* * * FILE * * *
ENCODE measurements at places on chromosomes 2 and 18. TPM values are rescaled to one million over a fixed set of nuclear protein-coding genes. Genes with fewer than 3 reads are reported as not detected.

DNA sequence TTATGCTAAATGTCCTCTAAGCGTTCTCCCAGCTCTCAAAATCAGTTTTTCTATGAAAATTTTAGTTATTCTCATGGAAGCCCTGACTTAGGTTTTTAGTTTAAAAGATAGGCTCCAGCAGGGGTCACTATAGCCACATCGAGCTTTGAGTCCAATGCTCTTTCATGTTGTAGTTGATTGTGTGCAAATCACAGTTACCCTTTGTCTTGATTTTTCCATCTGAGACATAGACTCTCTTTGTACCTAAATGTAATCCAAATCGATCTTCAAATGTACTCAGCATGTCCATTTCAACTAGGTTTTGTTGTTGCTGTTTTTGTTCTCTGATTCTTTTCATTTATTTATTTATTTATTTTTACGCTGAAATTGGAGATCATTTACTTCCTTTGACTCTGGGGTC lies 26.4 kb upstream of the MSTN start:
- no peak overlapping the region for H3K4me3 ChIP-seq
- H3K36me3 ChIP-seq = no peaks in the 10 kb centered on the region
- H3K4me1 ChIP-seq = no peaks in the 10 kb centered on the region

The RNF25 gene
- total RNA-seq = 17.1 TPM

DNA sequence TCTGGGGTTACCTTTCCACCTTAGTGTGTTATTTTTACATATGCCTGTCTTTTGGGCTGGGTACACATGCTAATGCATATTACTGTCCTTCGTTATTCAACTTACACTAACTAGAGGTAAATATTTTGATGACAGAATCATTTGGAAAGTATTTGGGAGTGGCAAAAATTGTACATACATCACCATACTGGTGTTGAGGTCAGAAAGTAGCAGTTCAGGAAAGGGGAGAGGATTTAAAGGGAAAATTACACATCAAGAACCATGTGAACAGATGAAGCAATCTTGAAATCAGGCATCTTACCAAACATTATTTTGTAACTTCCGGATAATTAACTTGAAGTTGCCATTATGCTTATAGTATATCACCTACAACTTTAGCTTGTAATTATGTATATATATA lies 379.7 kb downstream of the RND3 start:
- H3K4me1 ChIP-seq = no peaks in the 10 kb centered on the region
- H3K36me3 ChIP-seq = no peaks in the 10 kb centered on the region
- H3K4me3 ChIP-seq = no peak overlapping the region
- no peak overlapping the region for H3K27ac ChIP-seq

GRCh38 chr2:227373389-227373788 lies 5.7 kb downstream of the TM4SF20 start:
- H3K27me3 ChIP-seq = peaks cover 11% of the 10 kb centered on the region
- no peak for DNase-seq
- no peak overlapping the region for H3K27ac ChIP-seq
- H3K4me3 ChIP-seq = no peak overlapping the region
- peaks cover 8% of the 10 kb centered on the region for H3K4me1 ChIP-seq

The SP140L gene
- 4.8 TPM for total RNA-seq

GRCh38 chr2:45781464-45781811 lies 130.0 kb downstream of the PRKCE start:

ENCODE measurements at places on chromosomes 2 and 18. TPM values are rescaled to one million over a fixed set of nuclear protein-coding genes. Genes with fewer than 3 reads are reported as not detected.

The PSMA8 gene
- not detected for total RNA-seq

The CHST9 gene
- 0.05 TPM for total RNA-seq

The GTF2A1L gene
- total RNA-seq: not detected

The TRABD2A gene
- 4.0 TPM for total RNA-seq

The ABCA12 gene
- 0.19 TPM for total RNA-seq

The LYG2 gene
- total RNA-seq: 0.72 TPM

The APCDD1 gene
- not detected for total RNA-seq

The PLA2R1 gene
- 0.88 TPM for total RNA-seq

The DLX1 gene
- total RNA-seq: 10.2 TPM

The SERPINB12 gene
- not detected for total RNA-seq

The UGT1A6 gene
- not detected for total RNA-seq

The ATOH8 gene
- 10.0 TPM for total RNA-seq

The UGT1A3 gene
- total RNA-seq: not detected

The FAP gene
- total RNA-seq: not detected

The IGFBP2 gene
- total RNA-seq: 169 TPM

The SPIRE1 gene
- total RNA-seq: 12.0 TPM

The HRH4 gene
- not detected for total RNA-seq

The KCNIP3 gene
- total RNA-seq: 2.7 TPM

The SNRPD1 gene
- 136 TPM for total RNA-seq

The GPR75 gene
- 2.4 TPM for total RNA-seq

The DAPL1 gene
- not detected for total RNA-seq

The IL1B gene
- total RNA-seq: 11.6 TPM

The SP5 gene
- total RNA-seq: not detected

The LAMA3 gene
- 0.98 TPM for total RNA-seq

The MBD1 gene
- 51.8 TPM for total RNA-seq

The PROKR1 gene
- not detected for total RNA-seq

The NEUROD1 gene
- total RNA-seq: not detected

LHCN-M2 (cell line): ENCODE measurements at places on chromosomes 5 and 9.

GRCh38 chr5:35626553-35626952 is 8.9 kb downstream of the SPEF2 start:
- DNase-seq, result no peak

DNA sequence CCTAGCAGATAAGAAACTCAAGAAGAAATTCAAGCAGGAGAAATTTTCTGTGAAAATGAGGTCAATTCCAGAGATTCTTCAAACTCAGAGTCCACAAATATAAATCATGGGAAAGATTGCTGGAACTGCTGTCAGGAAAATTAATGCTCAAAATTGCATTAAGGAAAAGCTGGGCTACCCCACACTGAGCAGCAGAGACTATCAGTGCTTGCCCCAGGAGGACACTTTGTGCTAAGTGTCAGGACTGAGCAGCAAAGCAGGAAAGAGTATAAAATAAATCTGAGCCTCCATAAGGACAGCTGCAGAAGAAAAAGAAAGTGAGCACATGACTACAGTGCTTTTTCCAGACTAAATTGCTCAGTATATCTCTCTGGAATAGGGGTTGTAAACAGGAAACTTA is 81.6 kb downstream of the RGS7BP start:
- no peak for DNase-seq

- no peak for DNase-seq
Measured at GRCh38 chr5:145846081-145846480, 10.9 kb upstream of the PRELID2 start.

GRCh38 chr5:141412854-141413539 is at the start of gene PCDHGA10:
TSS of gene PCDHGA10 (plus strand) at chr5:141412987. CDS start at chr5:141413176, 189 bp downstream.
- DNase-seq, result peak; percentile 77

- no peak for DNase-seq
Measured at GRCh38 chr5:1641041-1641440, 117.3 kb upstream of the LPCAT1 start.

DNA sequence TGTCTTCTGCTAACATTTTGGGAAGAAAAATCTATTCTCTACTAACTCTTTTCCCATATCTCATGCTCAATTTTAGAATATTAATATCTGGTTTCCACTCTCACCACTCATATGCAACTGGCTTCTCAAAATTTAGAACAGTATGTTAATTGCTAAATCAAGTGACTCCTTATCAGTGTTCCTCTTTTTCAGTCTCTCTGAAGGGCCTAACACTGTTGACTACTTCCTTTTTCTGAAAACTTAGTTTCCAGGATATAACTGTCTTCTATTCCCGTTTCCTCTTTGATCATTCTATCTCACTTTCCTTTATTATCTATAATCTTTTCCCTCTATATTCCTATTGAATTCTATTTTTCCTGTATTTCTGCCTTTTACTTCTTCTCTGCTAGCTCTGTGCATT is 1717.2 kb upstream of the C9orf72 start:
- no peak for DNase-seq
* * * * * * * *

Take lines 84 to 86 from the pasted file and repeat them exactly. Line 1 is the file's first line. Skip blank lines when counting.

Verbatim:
GRCh38 chr5:141412854-141413539 is at the start of gene PCDHGA10:
TSS of gene PCDHGA10 (plus strand) at chr5:141412987. CDS start at chr5:141413176, 189 bp downstream.
- DNase-seq, result peak; percentile 77